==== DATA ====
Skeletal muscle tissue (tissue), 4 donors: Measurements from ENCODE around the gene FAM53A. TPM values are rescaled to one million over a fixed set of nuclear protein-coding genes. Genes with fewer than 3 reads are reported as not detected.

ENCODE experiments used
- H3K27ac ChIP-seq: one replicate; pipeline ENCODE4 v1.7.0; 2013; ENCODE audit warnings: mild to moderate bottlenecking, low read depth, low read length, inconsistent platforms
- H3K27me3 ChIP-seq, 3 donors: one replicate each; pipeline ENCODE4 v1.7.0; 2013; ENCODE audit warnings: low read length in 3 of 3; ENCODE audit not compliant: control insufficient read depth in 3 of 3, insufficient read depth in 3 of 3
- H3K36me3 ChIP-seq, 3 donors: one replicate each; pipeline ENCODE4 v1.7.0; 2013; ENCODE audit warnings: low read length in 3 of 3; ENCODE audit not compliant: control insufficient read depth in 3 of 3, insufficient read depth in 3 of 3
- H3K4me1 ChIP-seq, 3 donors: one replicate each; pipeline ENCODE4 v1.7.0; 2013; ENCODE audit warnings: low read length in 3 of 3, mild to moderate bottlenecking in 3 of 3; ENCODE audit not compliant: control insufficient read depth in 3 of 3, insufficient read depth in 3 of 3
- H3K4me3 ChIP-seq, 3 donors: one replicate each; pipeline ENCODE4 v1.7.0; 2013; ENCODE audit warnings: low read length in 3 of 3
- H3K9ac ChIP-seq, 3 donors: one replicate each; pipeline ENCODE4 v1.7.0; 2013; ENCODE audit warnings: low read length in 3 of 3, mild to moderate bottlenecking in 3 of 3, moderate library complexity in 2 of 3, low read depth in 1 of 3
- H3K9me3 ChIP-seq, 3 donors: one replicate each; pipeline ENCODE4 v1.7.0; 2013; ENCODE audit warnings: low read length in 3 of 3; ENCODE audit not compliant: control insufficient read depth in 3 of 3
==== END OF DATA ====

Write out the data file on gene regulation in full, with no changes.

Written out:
Skeletal muscle tissue (tissue), 4 donors: Measurements from ENCODE around the gene FAM53A. TPM values are rescaled to one million over a fixed set of nuclear protein-coding genes. Genes with fewer than 3 reads are reported as not detected.

ENCODE experiments used
- H3K27ac ChIP-seq: one replicate; pipeline ENCODE4 v1.7.0; 2013; ENCODE audit warnings: mild to moderate bottlenecking, low read depth, low read length, inconsistent platforms
- H3K27me3 ChIP-seq, 3 donors: one replicate each; pipeline ENCODE4 v1.7.0; 2013; ENCODE audit warnings: low read length in 3 of 3; ENCODE audit not compliant: control insufficient read depth in 3 of 3, insufficient read depth in 3 of 3
- H3K36me3 ChIP-seq, 3 donors: one replicate each; pipeline ENCODE4 v1.7.0; 2013; ENCODE audit warnings: low read length in 3 of 3; ENCODE audit not compliant: control insufficient read depth in 3 of 3, insufficient read depth in 3 of 3
- H3K4me1 ChIP-seq, 3 donors: one replicate each; pipeline ENCODE4 v1.7.0; 2013; ENCODE audit warnings: low read length in 3 of 3, mild to moderate bottlenecking in 3 of 3; ENCODE audit not compliant: control insufficient read depth in 3 of 3, insufficient read depth in 3 of 3
- H3K4me3 ChIP-seq, 3 donors: one replicate each; pipeline ENCODE4 v1.7.0; 2013; ENCODE audit warnings: low read length in 3 of 3
- H3K9ac ChIP-seq, 3 donors: one replicate each; pipeline ENCODE4 v1.7.0; 2013; ENCODE audit warnings: low read length in 3 of 3, mild to moderate bottlenecking in 3 of 3, moderate library complexity in 2 of 3, low read depth in 1 of 3
- H3K9me3 ChIP-seq, 3 donors: one replicate each; pipeline ENCODE4 v1.7.0; 2013; ENCODE audit warnings: low read length in 3 of 3; ENCODE audit not compliant: control insufficient read depth in 3 of 3